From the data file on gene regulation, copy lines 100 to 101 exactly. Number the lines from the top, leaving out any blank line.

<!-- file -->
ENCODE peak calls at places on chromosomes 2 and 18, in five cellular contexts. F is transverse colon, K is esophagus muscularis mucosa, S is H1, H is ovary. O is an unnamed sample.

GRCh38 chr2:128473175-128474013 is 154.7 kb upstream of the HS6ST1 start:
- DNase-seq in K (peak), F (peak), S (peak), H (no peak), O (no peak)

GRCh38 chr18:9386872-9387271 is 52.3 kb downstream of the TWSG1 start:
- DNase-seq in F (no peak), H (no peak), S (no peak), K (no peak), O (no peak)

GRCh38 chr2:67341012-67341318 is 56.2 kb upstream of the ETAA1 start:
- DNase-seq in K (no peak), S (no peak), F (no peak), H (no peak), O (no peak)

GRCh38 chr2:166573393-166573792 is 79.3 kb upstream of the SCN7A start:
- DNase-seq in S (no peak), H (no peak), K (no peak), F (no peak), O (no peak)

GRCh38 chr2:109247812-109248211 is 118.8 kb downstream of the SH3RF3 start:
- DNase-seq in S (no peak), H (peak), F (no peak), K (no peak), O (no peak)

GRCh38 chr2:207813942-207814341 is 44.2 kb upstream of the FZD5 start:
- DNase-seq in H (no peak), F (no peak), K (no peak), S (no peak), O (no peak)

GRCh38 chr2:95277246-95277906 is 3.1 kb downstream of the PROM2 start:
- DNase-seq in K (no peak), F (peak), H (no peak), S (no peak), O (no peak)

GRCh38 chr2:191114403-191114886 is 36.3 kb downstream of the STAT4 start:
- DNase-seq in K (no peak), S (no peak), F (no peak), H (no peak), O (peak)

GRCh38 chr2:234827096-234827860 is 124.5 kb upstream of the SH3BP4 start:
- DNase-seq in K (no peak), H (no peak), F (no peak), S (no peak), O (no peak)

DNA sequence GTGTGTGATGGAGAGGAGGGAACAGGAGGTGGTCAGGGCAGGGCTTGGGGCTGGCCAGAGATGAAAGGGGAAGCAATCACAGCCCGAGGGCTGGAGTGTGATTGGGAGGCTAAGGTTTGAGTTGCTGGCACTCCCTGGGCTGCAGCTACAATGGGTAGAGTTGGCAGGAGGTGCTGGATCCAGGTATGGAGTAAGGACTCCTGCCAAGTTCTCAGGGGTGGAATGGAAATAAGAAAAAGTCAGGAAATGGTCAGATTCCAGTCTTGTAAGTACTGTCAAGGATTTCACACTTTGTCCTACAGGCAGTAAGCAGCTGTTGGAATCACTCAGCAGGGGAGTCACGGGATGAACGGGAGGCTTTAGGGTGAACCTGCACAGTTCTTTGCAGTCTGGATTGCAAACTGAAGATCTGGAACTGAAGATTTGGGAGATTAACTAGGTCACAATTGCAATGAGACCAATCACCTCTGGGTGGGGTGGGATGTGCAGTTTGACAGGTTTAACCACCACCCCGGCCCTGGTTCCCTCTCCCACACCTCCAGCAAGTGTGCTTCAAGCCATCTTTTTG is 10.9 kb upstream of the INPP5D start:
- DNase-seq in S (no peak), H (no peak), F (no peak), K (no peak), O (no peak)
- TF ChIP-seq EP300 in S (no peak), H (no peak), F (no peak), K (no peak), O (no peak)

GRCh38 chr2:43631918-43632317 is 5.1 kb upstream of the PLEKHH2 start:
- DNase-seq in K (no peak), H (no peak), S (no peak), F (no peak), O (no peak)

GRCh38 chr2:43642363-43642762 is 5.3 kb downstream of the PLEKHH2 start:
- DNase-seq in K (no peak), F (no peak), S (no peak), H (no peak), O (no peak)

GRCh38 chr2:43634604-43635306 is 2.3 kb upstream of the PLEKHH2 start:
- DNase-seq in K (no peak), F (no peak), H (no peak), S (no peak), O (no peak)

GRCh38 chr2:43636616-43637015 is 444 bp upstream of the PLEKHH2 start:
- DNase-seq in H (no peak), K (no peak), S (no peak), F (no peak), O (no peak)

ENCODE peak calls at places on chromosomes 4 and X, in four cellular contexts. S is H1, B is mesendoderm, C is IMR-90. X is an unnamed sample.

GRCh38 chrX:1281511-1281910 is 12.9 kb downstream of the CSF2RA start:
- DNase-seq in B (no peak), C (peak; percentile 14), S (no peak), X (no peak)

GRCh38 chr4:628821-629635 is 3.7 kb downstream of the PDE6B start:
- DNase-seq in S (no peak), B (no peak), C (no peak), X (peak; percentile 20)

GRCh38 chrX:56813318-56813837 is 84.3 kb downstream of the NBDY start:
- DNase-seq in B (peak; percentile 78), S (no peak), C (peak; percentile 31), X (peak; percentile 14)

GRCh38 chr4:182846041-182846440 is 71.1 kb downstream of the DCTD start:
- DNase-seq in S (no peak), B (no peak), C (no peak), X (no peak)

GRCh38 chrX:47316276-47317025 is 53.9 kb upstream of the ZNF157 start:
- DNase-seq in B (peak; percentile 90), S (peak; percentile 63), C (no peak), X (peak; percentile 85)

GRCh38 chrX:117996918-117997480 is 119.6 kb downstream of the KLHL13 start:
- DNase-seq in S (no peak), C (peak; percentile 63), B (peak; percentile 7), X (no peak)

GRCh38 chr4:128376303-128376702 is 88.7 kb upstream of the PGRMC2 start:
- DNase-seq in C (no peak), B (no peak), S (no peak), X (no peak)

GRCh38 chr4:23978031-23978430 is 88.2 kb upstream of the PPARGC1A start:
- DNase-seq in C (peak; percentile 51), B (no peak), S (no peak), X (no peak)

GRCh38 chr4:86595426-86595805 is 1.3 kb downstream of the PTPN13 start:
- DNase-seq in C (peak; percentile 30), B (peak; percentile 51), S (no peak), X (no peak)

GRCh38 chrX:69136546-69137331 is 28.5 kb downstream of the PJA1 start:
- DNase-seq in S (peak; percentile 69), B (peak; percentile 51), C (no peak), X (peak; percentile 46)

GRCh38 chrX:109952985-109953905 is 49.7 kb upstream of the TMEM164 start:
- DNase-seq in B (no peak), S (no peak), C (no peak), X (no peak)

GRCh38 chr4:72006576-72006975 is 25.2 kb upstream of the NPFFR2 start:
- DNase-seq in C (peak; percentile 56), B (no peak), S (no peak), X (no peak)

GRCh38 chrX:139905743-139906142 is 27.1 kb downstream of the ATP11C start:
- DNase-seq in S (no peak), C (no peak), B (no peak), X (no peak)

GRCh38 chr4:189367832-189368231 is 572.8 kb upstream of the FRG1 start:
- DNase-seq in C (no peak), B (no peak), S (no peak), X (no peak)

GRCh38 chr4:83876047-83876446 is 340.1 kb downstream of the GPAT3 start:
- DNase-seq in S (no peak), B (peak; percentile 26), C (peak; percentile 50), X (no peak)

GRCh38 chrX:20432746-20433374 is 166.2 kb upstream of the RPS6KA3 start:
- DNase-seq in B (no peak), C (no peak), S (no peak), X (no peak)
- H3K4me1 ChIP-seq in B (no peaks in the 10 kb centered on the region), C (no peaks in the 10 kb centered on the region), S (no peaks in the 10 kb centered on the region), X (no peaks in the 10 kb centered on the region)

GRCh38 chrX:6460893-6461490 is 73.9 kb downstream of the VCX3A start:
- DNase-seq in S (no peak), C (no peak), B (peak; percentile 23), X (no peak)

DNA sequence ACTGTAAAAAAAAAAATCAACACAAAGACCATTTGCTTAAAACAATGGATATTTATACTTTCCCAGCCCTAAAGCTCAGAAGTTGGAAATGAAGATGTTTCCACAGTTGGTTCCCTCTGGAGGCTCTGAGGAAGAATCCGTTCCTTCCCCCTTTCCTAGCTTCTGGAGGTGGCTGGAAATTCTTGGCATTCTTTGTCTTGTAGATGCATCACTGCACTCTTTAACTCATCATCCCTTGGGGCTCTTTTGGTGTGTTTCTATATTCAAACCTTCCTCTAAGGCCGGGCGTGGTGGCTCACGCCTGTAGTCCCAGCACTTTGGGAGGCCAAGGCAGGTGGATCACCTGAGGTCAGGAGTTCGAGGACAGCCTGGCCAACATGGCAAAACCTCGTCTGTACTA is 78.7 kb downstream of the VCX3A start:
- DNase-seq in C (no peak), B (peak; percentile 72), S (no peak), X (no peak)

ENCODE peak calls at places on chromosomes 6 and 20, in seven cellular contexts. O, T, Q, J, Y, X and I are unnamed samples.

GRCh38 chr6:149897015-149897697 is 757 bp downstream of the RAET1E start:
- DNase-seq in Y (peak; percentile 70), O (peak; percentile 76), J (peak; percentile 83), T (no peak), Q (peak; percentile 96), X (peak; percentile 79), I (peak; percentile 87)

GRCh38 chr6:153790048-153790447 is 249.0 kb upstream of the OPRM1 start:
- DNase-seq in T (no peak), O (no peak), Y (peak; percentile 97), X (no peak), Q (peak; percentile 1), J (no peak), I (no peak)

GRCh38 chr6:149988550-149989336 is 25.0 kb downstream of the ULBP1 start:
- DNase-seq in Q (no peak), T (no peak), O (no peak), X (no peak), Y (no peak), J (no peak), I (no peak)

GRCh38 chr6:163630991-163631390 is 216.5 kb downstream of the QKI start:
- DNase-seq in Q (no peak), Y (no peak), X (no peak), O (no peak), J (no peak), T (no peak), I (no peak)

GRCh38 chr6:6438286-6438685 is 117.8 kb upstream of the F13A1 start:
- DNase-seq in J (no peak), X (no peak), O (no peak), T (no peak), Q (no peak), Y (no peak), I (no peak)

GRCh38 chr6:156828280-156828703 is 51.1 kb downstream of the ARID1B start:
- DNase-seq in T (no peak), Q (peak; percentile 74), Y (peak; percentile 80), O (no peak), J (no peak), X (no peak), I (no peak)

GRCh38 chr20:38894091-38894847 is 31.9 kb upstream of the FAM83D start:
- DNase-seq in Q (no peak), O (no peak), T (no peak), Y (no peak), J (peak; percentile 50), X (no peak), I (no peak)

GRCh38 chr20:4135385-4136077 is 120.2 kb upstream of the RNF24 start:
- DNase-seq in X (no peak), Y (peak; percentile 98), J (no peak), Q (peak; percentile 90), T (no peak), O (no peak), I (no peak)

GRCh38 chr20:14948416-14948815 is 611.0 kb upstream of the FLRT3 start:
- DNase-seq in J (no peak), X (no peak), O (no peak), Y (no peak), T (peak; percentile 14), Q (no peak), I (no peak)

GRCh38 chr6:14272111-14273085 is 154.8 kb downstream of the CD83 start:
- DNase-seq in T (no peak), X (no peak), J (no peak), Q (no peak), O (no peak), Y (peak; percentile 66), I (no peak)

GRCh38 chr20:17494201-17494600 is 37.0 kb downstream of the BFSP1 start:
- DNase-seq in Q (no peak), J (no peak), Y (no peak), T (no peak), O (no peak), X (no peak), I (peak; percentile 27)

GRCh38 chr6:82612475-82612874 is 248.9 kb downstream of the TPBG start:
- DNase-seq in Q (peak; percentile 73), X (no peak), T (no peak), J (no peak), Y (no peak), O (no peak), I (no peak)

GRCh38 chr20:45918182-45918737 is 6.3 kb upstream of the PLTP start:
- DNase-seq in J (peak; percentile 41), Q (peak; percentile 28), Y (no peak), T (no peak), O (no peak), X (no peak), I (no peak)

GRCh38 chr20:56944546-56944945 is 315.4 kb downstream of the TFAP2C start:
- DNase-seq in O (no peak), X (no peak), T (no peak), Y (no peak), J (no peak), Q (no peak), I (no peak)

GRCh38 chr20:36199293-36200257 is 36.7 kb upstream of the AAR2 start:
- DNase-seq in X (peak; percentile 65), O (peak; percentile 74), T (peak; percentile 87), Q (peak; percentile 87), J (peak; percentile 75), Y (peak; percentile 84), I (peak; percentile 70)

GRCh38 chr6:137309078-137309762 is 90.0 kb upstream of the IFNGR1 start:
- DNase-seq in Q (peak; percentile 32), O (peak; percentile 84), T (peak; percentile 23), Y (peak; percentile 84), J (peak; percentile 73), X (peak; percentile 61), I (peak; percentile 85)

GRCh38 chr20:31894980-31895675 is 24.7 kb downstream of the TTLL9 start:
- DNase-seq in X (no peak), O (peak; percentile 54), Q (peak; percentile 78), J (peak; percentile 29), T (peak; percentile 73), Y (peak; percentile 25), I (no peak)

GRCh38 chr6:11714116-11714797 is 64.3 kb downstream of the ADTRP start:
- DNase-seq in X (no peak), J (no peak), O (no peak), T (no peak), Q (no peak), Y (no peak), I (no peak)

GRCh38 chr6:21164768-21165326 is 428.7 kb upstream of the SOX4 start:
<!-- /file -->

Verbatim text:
GRCh38 chr6:137309078-137309762 is 90.0 kb upstream of the IFNGR1 start:
- DNase-seq in Q (peak; percentile 32), O (peak; percentile 84), T (peak; percentile 23), Y (peak; percentile 84), J (peak; percentile 73), X (peak; percentile 61), I (peak; percentile 85)